kept off until the grass has fully recovered.

Floralta and Bigalta Limpograss (hemarthria) are susceptible
to overgrazing, especially the Bigalta cultivar. Therefore,
cattle should be removed from these pastures once they are
grazed down during the winter. Cattle should not be put
back in until the regrowth is 14 to 16" tall. Then rotational
grazing can be started with cattle being removed when the
grass has been grazed to an 8" stubble height.

If grazed close during the winter, Pangola and the other
digitgrasses should also be allowed to regrow to a height of
10 to 12". Rotational grazing can then be started with cattle
being removed from a pasture (rotated) when the grass has
been grazed down to a height of 4 to 6." In mid-summer,
these pastures need a minimum of one week and preferably
three weeks rest between grazing periods. Three to four
weeks of rest between grazing periods is needed before and
after mid-summer.

Allow stargrass to regrow to a height of 10 to 14" and then
graze back to a 5" stubble before rotating cattle. If grazing
is needed before the desired height is reached, follow the old
rule of thumb "take half, leave half."

In general, it is always desirable to have pasture size and
cattle numbers adjusted so that a pasture canbe grazed off in
one week or less.

CGC


PERENNIAL PEANUTS

A few calls have recently come in concerning where to find
planting material. The table below is a current list of rhi-
zome sources provided by Dr. Gordon Prine. Also listed are
some commercial digging and planting businesses and
sources of hay.








Bt CORN


Bt corn is not recommended for late planting. It was hoped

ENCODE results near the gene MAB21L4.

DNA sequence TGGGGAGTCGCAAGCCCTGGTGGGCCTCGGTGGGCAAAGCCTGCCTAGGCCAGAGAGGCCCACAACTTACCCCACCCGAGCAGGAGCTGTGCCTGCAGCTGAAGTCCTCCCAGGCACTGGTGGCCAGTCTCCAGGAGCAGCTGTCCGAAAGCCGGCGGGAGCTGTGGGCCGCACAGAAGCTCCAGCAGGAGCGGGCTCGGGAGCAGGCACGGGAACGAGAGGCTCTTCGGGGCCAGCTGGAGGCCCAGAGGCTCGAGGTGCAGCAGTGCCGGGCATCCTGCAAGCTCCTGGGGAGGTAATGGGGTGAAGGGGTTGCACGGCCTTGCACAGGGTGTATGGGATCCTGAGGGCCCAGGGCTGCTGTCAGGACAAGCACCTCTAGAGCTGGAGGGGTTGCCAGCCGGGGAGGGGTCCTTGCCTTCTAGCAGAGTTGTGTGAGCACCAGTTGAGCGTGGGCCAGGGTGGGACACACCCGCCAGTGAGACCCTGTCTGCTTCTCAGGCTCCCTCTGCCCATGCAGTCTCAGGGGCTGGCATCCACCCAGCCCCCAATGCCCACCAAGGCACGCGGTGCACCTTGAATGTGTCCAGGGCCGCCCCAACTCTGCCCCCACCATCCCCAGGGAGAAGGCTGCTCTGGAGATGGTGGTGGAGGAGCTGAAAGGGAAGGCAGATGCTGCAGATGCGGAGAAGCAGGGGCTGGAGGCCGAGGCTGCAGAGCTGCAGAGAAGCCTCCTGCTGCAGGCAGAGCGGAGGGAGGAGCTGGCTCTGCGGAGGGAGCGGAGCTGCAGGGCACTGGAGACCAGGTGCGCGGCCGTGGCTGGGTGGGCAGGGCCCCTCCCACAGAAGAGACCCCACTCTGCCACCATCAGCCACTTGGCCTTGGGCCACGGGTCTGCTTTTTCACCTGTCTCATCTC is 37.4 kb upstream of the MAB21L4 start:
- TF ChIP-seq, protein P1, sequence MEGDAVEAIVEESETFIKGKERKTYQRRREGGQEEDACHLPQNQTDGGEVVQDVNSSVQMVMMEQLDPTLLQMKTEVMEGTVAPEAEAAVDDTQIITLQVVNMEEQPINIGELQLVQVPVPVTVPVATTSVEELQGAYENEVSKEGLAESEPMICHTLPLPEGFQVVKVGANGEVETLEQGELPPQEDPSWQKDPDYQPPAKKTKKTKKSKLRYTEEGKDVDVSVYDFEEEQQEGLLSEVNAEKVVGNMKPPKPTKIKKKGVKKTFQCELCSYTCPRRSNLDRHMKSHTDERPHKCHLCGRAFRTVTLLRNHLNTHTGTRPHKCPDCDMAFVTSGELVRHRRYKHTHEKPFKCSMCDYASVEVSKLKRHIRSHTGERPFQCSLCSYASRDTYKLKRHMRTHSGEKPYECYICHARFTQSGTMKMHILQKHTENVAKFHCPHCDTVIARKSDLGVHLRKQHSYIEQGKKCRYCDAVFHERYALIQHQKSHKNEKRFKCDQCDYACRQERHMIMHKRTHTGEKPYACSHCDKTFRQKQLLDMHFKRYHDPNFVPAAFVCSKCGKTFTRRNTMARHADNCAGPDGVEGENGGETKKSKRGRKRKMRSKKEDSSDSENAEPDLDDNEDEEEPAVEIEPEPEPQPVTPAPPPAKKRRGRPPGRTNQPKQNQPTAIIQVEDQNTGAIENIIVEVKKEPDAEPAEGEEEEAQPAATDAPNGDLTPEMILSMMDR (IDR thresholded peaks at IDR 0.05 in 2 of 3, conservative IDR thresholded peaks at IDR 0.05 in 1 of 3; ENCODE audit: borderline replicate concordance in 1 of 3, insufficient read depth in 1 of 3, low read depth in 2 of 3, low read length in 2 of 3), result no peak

that Bt corn would solve the insect problems that were en-
countered on late planted tropical corn. Insect damage was
much less on the Bt corn hybrids tested as compared to non
Bt, but most of these hybrids were developed from early
maturing hybrids developed for mid-west conditions and
had very little disease tolerance. When planted late, Bt's
could generally survive the insect damage only to be later
stricken by rust and corn leaf blight at silking and tasseling.
In many cases, even with fungicides, Bt corn would die from
severe disease problems a few weeks after silking, result-
ing in no grain yield and little biomass for silage. Breeders
are now working to put Bt into tropical germplasm to get
both the disease and insect tolerance which will aid in sum-
mer planting of corn.

DLW

COTTON N REQUIREMENTS

Cotton N requirements should be met early in the season
rather than late. Data from the last several years has shown
that high rates of N late in the season results in a lower yield
due to hard lock bolls that cannot be harvested. Other data
has shown almost no yield response on cotton when the
only N applied was after the third week of bloom even
though petiole nitrate levels are deficient and yield is no
better than cotton that had no N applied at all during the
season. Best yields are usually obtained from N applied at
pinhead square. Late applications are not advised under
most conditions as they can reduce yield instead of increase
them.

DLW

WHEN TO HARVEST SMALL GRAINS FOR FORAGE

Forage quality of small grains (oats, wheat, rye, triticale)
generally decreases as they mature from the boot to the
dough stage. Lignification of the stem tissue (the stem be-
comes more woody) appears to be the main reason for re-
duced digestibility of the forage. If the forage is to be fed to
high-producing dairy cows, it is suggested that the small
grain crop be harvested at the boot-stage when it will have a
feed value close to that of top quality alfalfa. Since small
grain crops harvested at the dough stage produce the most
digestible nutrients and protein per acre, it is recommended
that the crop be harvested at the dough stage if the forage is
intended for animals that do not require top quality forage.

CGC


GRAZING MANAGEMENT OF PERENNIAL GRASSES

Most of our improved perennial pasture grasses need extra
attention in late winter and early spring. When warm weather
arrives, these grasses need time to grow new roots and re-
build energy reserves in the crown and roots. Allowing the
plants to rebuild and attain a healthy condition permits them
to better withstand any stress that might come along during
the remainder of the growing season.

In some pastures, the grass will have been grazed down to
the ground by mid February or earlier. Although bahiagrass
can withstand a certain amount of overgrazing, other grasses
cannot. When warm weather arrives and the grass starts to